Most people in California are currently prepping for the “beginning” of festival season next week at what most consider the mecca of Californian festival culture, Coachella. However, for those of us who have become part of the intimate Desert Hearts community we know festival season is already well underway. Last weekend this blossoming community of desert dancers and fashionistas came together to celebrate living through music, art, and fashion. Unlike massive festivals like Coachella, Desert Hearts feels more like a family reunion. The venue is surrounded by trees and in the shady corners friends come together under a bright pink stage dusted in glitter and adorned with a disco ball— what could be more Desert Hearts?

Upon arriving late Friday night I was immediately struck by the one stage vibe. The festival was so small I actually felt I was back at Pile Palace, the Burner camp which Desert Heart has blossomed out of. Directly next to the stage the Burner camp was actually set up for festival goers to have cuddle puddles on couches during the coldest parts of the night or lounge drinking champagne mid day. Even though the campgrounds stretched and grew around the event the fact that we all came together at one stage rooted and unified us: no matter where you were you could hear the pulse of the music which creates the heartbeat of this unique boutique Californian festival community.

See also: Label Showcase 20: Desert Hearts Records

What struck me most about this community was not the music, which was of course amazing and eccentric and fun— but, in fact, the fashion. Festivals and fashion have begun to go hand in hand more and more with the rise of social media, Instagram in particular. At some festivals, like Coachella for instance, this becomes borderline annoying. In many cases it’s more about who is wearing what and how they can capitalize on that through social media. Desert Hearts was simply different. Unlike festivals where one is annoyed at all the fashion bloggers and Instagram models fashion at Desert Hearts felt more like children playing dress up. It wasn’t about famous people wearing other famous people’s clothing — it was about radical self expression through what each individual had decided to wear. There were many vendors and artists combined and mixed throughout the main area just past the stage. This added to the feeling of make believe. The fashion and art placed together allowed us to see that what we wear can be just as self expressive as a painting to an artist.

On Saturday afternoon in the very middle of the festival, when everyone was at their freest with no thoughts of reality or tomorrow, Mikey Lion took the stage. Like many of the Desert Hearts fans he too has a particular sense of desert fashion and was mixing adorned in a mystical top-hat and matching coat. His attire perfectly complimented the funky and melodic set he played; the same way his hat echoed the old and sang to the future simultaneously. In the middle of his set a fashion show, complete with a runway, popped up in the middle of the dance floor. This is a Desert Hearts tradition thrown by the Glitter Spies, one of the Desert Hearts themed camps. However, the fashion show was not necessarily pushing anyone to buy anything or sell anything. It was all in the spirit of pure fun, just like dress up was when we were children. First, vendors had models dance along the runway to celebrate the clothing they had curated for the event. Then it quickly became a beautiful free for all where anyone could jump up and show off the style they had curated just for this desert party. The most popular items were: fur coats, everything rainbow, crazy stockings, parasols, whacky hats, so many sequins, cloaks, sleek sunglasses, and (the most critical to any Desert Heart’s wardrobe) a bottle of champagne.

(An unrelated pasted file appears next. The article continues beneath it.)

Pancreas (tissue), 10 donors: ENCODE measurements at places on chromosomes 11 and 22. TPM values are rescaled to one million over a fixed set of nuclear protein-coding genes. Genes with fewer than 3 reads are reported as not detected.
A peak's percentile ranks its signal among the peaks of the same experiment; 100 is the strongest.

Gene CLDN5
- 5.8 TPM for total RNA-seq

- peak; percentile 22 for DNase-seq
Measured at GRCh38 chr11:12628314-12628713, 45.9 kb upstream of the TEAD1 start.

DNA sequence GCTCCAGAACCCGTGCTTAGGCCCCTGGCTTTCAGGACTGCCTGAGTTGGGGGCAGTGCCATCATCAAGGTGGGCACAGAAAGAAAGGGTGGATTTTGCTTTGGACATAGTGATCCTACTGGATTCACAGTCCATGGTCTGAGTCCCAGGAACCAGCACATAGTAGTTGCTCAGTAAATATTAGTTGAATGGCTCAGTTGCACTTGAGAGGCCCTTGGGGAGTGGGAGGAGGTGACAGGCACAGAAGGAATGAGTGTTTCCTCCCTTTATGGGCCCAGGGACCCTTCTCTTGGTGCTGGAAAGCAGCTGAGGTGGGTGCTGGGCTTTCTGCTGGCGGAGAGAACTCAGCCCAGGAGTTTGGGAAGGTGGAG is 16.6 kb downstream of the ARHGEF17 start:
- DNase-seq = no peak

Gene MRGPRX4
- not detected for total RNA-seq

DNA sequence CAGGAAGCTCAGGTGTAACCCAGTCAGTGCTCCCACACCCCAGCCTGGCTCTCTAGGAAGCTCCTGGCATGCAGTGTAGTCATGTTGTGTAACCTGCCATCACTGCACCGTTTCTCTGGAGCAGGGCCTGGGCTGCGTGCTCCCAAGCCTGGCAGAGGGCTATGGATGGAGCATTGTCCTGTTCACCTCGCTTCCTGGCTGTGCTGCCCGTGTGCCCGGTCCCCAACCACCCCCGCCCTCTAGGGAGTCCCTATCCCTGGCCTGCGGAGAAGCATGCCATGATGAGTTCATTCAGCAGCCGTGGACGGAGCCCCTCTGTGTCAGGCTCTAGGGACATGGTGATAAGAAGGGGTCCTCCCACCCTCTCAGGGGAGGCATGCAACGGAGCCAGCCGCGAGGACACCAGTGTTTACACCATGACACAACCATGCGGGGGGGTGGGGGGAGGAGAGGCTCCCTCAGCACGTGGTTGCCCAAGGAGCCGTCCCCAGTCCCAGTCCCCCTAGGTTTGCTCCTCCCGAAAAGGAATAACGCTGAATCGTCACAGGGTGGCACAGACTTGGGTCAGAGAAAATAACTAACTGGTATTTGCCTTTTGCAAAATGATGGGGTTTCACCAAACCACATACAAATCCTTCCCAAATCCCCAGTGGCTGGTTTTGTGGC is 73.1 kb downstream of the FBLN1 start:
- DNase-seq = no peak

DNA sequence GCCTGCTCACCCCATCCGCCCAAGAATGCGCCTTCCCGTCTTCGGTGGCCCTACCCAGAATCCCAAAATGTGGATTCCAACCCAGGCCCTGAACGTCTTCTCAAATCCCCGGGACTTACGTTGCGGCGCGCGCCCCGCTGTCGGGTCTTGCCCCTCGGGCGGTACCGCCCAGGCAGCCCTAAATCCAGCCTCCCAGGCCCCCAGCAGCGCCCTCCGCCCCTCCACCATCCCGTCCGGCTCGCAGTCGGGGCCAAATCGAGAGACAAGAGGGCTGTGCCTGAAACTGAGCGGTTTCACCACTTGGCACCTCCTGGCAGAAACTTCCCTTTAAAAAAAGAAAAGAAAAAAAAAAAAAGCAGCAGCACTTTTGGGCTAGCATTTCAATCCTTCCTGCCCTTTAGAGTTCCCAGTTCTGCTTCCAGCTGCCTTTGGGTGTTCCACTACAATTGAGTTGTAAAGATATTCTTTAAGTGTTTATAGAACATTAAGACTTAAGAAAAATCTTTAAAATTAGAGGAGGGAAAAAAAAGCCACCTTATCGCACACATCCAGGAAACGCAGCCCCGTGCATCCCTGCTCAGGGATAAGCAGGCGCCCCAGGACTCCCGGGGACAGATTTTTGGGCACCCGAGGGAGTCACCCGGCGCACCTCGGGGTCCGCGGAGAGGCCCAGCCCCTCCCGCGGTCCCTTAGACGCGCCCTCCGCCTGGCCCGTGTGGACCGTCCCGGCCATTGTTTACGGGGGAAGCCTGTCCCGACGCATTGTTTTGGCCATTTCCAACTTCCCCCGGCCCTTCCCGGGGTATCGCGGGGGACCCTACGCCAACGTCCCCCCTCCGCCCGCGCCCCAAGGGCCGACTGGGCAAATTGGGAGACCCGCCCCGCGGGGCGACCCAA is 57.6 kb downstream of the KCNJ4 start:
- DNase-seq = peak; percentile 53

Throughout the amazing sets that evening like the Super Bash Bros and Lee Reynolds, I couldn’t help but notice how free everyone was in their bodies and how their choice of clothing mirrored that. I realized that as adults we do not get to play dress up anymore. There is something unique to dressing up the way one does at a festival like Desert Hearts that is more authentic than festivals like Coachella. It is not about being seen wearing something: it is about being seen in one’s most authentic form and using one’s clothing to help your soul shine inside out. The mystical and meditative house music that flowed through the festival mirrored that sense of authenticity through play the rest of the weekend. Marquees Wyatt and Monolink (live) Sunday afternoon perfectly pulsed with this playful and simultaneously spiritual quality.

Desert Hearts is unlike any other festival I have ever experienced. It honestly felt like every single person I met I knew already, even if I didn’t. The cohesive nature of the one stage where anyone could go anywhere without the boundaries of VIP or artist only brought about an aspect of a festival I have only experienced at Burning Man. Yet, the intimacy was much stronger due to the shared heartbeat from the one and only stage we all knew we were there for the same reasons. For anyone thinking of trying out something entirely unique certainly look into becoming a part of this blossoming Desert Heart’s community whether by coming out to California for the next festival or attending the next city heart’s party in some random and beautiful city in the world. Play dress up. Make your reality one that is more authentic than you could have even imagined.

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Photo Credit: Jason Avonzato